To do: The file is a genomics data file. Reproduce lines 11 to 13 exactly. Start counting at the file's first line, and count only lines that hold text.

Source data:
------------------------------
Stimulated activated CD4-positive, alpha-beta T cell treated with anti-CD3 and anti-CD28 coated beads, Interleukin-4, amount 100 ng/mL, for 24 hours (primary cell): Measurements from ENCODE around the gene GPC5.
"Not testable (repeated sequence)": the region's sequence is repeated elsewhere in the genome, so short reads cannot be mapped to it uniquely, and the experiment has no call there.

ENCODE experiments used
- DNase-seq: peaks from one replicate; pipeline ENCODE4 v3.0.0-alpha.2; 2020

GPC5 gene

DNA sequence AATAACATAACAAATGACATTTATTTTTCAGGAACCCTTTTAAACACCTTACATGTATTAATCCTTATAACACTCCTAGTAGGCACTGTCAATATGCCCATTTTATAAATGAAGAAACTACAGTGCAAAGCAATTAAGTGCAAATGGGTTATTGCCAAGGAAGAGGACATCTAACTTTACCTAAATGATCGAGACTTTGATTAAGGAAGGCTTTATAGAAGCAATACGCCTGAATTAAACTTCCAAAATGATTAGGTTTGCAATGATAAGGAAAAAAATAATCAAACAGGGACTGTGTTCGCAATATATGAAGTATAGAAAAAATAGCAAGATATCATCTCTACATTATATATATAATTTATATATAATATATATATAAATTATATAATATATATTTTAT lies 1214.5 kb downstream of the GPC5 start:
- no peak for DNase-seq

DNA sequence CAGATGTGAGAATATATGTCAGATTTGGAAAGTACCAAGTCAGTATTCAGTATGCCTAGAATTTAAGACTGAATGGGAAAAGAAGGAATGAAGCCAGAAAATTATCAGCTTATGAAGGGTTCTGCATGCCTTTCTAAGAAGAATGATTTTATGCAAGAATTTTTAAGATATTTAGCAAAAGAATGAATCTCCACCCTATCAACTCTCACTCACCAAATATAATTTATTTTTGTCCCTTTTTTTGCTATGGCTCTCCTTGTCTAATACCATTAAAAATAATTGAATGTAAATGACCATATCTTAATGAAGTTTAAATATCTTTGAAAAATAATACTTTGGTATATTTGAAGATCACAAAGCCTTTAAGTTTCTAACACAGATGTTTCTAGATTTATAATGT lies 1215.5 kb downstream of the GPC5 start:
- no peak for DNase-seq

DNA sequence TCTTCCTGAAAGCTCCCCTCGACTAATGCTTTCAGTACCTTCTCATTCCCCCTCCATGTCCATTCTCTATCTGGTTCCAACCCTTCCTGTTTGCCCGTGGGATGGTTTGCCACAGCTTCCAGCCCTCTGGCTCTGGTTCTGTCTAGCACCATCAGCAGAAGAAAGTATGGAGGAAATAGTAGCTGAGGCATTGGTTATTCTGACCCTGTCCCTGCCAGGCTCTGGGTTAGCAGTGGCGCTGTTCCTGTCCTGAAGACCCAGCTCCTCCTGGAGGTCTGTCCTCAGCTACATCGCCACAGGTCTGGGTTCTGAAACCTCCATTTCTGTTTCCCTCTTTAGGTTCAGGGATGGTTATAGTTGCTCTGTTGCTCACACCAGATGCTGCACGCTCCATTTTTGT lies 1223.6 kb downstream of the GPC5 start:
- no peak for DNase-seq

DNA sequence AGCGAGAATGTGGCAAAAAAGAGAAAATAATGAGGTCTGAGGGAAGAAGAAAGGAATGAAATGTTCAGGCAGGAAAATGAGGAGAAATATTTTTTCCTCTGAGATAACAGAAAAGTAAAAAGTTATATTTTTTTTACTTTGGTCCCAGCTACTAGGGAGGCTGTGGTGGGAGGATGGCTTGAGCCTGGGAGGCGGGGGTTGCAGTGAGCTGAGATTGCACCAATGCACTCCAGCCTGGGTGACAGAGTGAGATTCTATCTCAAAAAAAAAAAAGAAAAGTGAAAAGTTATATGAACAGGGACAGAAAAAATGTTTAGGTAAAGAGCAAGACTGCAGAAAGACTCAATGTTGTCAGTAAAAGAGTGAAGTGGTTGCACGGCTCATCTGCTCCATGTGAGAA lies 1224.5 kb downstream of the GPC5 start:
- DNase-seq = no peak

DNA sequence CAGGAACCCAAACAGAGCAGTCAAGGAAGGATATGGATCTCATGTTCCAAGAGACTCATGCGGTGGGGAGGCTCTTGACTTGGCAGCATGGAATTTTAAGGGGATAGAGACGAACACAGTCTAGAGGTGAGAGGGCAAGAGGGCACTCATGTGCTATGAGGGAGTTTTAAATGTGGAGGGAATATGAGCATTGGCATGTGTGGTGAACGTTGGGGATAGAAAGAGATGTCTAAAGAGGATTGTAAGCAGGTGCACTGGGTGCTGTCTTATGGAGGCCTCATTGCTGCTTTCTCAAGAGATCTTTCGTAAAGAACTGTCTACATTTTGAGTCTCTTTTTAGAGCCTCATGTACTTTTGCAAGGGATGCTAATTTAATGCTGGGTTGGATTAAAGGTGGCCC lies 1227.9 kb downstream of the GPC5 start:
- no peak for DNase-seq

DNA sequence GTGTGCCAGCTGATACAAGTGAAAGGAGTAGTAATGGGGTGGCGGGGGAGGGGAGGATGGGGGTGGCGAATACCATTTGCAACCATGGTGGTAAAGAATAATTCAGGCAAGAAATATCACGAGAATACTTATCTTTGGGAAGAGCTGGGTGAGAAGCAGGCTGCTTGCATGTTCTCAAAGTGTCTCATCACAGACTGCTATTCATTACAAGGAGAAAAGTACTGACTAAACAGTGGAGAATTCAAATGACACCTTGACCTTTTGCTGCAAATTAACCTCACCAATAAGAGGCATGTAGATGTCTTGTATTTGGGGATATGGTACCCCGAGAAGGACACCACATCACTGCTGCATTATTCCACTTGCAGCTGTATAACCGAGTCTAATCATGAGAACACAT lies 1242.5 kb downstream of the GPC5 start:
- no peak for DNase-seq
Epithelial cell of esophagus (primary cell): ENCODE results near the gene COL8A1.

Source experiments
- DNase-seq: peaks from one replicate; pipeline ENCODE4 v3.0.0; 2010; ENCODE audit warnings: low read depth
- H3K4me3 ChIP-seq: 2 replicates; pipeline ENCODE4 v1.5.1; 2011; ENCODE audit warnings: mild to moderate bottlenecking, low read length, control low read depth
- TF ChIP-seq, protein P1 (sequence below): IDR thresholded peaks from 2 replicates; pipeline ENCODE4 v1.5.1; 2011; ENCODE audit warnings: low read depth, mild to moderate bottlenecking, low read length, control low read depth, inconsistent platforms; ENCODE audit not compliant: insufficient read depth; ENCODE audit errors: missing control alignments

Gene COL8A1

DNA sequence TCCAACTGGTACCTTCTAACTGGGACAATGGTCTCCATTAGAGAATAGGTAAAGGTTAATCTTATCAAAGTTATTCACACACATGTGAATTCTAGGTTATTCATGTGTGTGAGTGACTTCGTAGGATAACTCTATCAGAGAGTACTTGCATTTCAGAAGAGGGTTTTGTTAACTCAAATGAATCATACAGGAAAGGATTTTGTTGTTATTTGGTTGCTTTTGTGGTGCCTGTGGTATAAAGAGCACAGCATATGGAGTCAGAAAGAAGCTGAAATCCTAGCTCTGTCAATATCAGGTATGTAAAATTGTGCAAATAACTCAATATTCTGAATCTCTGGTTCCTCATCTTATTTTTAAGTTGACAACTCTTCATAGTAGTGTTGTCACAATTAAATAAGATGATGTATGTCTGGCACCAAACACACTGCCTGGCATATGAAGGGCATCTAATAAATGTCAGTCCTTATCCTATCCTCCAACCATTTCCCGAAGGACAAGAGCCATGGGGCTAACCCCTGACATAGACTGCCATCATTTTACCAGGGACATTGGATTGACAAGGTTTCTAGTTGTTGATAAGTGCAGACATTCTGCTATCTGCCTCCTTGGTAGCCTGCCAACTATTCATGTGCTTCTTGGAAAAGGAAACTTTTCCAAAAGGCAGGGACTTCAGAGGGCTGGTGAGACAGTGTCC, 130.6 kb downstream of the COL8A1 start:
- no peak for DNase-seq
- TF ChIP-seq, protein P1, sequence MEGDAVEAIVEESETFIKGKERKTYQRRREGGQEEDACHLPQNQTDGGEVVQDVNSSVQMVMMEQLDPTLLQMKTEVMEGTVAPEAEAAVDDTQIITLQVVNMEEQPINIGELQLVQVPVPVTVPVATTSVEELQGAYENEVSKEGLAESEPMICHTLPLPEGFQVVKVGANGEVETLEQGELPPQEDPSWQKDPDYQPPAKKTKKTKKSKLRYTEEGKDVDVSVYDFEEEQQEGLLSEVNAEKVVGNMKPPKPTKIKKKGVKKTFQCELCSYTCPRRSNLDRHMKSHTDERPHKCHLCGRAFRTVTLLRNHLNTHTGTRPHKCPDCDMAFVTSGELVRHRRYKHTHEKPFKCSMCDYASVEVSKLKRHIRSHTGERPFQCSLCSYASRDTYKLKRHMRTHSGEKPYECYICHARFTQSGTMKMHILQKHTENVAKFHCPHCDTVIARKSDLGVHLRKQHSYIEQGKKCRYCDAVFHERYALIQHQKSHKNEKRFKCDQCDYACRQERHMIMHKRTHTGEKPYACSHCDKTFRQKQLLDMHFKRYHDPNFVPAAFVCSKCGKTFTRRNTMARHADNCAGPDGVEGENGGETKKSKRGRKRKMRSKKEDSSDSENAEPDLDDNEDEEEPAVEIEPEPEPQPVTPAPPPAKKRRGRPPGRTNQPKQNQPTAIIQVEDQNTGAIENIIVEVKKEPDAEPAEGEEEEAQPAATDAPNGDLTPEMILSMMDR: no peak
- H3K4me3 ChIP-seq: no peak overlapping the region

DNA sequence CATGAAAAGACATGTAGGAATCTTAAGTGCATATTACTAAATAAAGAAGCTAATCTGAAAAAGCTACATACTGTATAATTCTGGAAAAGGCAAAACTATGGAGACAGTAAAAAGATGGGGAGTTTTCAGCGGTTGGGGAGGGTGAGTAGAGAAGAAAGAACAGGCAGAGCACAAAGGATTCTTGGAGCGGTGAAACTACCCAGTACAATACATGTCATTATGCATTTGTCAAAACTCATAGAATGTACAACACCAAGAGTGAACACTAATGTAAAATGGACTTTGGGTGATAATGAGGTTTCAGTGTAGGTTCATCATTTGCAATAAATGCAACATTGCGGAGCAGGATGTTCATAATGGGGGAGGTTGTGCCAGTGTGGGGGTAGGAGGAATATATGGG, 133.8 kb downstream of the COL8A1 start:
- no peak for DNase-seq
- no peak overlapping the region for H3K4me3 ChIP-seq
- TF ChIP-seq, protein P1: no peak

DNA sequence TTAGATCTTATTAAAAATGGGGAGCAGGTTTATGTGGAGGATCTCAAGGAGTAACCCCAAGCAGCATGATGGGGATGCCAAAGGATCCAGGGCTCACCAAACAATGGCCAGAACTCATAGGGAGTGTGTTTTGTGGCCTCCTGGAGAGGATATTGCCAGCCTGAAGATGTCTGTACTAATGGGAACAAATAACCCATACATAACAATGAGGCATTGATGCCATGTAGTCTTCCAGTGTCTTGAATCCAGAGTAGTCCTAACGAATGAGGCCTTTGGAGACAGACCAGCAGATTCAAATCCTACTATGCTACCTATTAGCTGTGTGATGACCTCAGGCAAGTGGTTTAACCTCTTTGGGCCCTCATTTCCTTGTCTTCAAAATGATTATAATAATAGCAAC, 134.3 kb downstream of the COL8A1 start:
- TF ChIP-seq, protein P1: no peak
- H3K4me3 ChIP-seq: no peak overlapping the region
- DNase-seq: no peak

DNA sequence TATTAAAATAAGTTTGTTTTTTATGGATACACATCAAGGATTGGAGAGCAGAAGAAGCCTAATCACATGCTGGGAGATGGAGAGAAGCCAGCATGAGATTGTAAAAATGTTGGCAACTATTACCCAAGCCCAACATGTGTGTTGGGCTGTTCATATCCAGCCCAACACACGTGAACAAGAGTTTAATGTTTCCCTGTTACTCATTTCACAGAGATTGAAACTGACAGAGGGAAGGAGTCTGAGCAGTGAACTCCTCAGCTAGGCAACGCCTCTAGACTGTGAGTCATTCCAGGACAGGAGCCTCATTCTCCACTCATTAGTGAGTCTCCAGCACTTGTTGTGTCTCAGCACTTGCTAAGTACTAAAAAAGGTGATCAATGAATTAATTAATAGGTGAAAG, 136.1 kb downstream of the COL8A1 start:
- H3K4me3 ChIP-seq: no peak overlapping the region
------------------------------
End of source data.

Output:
- no peak for DNase-seq

DNA sequence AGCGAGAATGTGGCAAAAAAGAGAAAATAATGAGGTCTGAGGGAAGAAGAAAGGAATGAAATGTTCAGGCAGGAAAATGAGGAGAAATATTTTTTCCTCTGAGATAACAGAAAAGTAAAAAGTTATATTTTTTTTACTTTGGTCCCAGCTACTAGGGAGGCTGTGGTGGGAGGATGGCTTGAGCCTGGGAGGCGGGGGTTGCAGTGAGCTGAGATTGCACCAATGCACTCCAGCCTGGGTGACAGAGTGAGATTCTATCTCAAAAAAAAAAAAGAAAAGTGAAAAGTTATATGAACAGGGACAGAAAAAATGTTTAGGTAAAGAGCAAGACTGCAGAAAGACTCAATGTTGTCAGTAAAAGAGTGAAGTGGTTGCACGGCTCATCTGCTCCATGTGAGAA lies 1224.5 kb downstream of the GPC5 start:
- DNase-seq = no peak